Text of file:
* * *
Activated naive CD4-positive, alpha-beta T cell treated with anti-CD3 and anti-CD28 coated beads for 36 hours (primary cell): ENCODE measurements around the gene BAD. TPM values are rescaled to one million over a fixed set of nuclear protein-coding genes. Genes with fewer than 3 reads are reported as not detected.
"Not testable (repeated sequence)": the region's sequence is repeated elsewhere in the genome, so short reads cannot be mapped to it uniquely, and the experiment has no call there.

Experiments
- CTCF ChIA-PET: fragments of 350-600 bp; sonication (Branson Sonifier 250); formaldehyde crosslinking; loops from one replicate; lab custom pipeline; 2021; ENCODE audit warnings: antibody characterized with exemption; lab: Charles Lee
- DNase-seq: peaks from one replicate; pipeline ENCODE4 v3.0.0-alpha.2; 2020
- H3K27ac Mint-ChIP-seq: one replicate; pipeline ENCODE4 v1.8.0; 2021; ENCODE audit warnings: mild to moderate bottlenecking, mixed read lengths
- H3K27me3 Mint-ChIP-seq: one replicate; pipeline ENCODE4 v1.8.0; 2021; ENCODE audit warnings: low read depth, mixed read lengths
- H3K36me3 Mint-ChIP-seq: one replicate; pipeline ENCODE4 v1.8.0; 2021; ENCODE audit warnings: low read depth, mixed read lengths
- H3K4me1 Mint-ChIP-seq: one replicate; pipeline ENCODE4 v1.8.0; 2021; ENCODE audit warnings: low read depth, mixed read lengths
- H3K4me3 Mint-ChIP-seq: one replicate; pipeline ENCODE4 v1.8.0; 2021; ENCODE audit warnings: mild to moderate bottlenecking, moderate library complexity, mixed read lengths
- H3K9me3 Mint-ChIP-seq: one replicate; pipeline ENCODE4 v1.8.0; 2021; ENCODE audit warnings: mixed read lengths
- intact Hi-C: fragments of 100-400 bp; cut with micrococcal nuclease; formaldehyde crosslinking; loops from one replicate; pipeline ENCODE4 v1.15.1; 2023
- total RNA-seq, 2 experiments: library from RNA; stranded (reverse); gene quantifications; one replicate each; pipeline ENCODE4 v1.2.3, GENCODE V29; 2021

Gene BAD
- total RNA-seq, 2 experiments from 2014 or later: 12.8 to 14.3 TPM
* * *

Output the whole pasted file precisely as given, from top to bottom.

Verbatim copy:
Activated naive CD4-positive, alpha-beta T cell treated with anti-CD3 and anti-CD28 coated beads for 36 hours (primary cell): ENCODE measurements around the gene BAD. TPM values are rescaled to one million over a fixed set of nuclear protein-coding genes. Genes with fewer than 3 reads are reported as not detected.
"Not testable (repeated sequence)": the region's sequence is repeated elsewhere in the genome, so short reads cannot be mapped to it uniquely, and the experiment has no call there.

Experiments
- CTCF ChIA-PET: fragments of 350-600 bp; sonication (Branson Sonifier 250); formaldehyde crosslinking; loops from one replicate; lab custom pipeline; 2021; ENCODE audit warnings: antibody characterized with exemption; lab: Charles Lee
- DNase-seq: peaks from one replicate; pipeline ENCODE4 v3.0.0-alpha.2; 2020
- H3K27ac Mint-ChIP-seq: one replicate; pipeline ENCODE4 v1.8.0; 2021; ENCODE audit warnings: mild to moderate bottlenecking, mixed read lengths
- H3K27me3 Mint-ChIP-seq: one replicate; pipeline ENCODE4 v1.8.0; 2021; ENCODE audit warnings: low read depth, mixed read lengths
- H3K36me3 Mint-ChIP-seq: one replicate; pipeline ENCODE4 v1.8.0; 2021; ENCODE audit warnings: low read depth, mixed read lengths
- H3K4me1 Mint-ChIP-seq: one replicate; pipeline ENCODE4 v1.8.0; 2021; ENCODE audit warnings: low read depth, mixed read lengths
- H3K4me3 Mint-ChIP-seq: one replicate; pipeline ENCODE4 v1.8.0; 2021; ENCODE audit warnings: mild to moderate bottlenecking, moderate library complexity, mixed read lengths
- H3K9me3 Mint-ChIP-seq: one replicate; pipeline ENCODE4 v1.8.0; 2021; ENCODE audit warnings: mixed read lengths
- intact Hi-C: fragments of 100-400 bp; cut with micrococcal nuclease; formaldehyde crosslinking; loops from one replicate; pipeline ENCODE4 v1.15.1; 2023
- total RNA-seq, 2 experiments: library from RNA; stranded (reverse); gene quantifications; one replicate each; pipeline ENCODE4 v1.2.3, GENCODE V29; 2021

Gene BAD
- total RNA-seq, 2 experiments from 2014 or later: 12.8 to 14.3 TPM